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The ‘Obama Doctrine’ in foreign policy – un-American isolationism, or a pragmatic response to changing priorities?

  • book coverThe United States overwhelmingly views itself as the world's 'indispensable nation' and leader of the free world

  • This view is expressed not only in political rhetoric but also in academia, media, and popular culture

  • Obama's focus on military restraint and burden-sharing with US allies and partners presented a challenge to the idea of American exceptionalism

  • The 'Obama Doctrine' was accused of accepting or even hastening American decline

  • This identity conflict opened the door to Donald Trump and his promise to 'make America great again'.

In a new book published today, Dr Georg Löfflmann explores American identity, US foreign policy and national security during the Obama presidency, and asks whether the ‘Obama Doctrine’ was an effective response to the tension between an increasingly multi-polar world and a US elite still convinced that America has a unique call to global dominance.

American Grand Strategy under Obama: Competing Discourses presents a detailed analysis of US foreign policy and national security under the Obama administration, considers how Obama's strategic vision resonated in American politics and society, and finds a President whose foreign policy pleased neither Republicans, Democrats nor the Washington elite.

President Obama was elected at a time when US hegemony was under question, due to the failure of the Iraq War, the impact of the global financial crisis and the rise of rival powers like China and Russia. Despite this, Hollywood blockbusters, US media and the political rhetoric of think-tanks, military leaders and Washington insiders still held to an idealised vision of America exceptionalism, in which US global dominance is a necessary burden with which the nation is uniquely tasked to protect the liberal international order.

Dr Löfflmann argues that President Obama’s strategic approach of “burden sharing” and “leading from behind” sought to lessen the costs and commitments of global leadership, but presented a fundamental challenge to established ideas of US identity – so fundamental that the Obama Doctrine was accused of accepting or even hastening American decline by the Washington establishment.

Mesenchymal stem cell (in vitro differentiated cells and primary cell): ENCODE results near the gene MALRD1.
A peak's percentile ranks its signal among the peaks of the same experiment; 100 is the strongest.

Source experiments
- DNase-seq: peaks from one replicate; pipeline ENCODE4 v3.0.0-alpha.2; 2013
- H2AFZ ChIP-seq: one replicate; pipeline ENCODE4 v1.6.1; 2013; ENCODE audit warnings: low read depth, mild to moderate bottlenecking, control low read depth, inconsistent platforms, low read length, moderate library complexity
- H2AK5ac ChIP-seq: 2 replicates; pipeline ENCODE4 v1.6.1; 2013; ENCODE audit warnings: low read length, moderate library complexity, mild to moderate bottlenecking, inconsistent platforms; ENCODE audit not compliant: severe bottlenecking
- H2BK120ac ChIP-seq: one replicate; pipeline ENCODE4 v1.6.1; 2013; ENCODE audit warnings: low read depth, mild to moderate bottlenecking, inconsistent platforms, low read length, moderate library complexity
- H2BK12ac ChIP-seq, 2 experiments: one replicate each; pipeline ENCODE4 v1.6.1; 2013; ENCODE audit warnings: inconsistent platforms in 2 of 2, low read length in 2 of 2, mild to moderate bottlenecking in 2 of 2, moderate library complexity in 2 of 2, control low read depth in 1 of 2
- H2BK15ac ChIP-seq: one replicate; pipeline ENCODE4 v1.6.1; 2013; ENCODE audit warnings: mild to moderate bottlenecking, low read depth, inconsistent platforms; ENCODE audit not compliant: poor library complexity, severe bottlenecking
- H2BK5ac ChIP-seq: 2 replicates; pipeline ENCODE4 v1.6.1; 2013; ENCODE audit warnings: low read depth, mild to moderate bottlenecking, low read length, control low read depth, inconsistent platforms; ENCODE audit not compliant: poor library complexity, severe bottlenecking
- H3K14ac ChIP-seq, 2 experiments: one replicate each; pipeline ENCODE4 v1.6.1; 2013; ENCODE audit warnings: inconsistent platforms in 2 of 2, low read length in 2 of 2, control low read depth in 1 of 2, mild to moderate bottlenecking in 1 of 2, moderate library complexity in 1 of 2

The Obama Doctrine tried and failed to use the rhetoric of American exceptionalism to legitimate a policy course of pragmatism, multilateralism and military restraint, and instead deepened a profound identity crisis about America’s role in the world. This crisis of confidence among Americans about their country’s future would be exploited to the fullest by Donald Trump and his promise to 'make America great again'.

Dr Löfflmann said: “One of the most surprising findings of the book was how Obama's approach seemed to please almost no one in the wider Washington foreign policy establishment.”

“To the neoconservatives and Republicans, Obama's caution and pragmatism were only a sign of dangerous weakness - they saw Obama as an apologist for American power, who never fully grasped the country's exceptional responsibility to defend freedom and democracy against the world's evil regimes.“

“To many liberal critics and humanitarian interventionists, Obama did not do enough to use US military power to halt grievous human rights abuses, for example, when Obama refused to launch air strikes against Assad in Syria.

“Other critics, who wanted the United States to withdraw from places like Afghanistan and rein in ballooning defense expenditures, saw Obama as just another misguided follower of American primacy and imperialism.”

Reflecting on recent political developments, Dr Löfflmann added: “Interestingly, Donald Trump would launch his 'America First' platform as a full-blown attack on the Washington establishment, which had proved so resistant to President Obama’s relatively moderate adjustments.”

“According to Trump, the Washington elite’s misguided policies, from free trade to military intervention have let the American people down and betrayed the national interest. In this anti-establishment critique of US hegemony there is actually quite some continuity between Trump and Obama, even if their rhetoric and policies could not be farther apart.”

  • Dr Löfflmann further explores President Trump’s challenge to the Washington foreign policy establishment in “From the Obama Doctrine to America First: the erosion of the Washington consensus on grand strategy, International Politics, Feb 2019. Available at: https://doi.org/10.1057/s41311-019-00172-0

28 February 2019

NOTES

American Grand Strategy Under Obama: Competing Discourses by Dr Georg Löfflmann is published today in paperback by Edinburgh University Press. Paperback: 240 pages. ISBN: 9781474445733

Dr Georg Löfflmann is Teaching Fellow for US Foreign Policy and American Politics in the Department of Politics and International Studies, University of Warwick. His research interests focus on the interaction of security and identity, discourse and practice, and the role of the everyday in shaping politics, with research broadly located within critical security studies and related fields, such as critical geopolitics.

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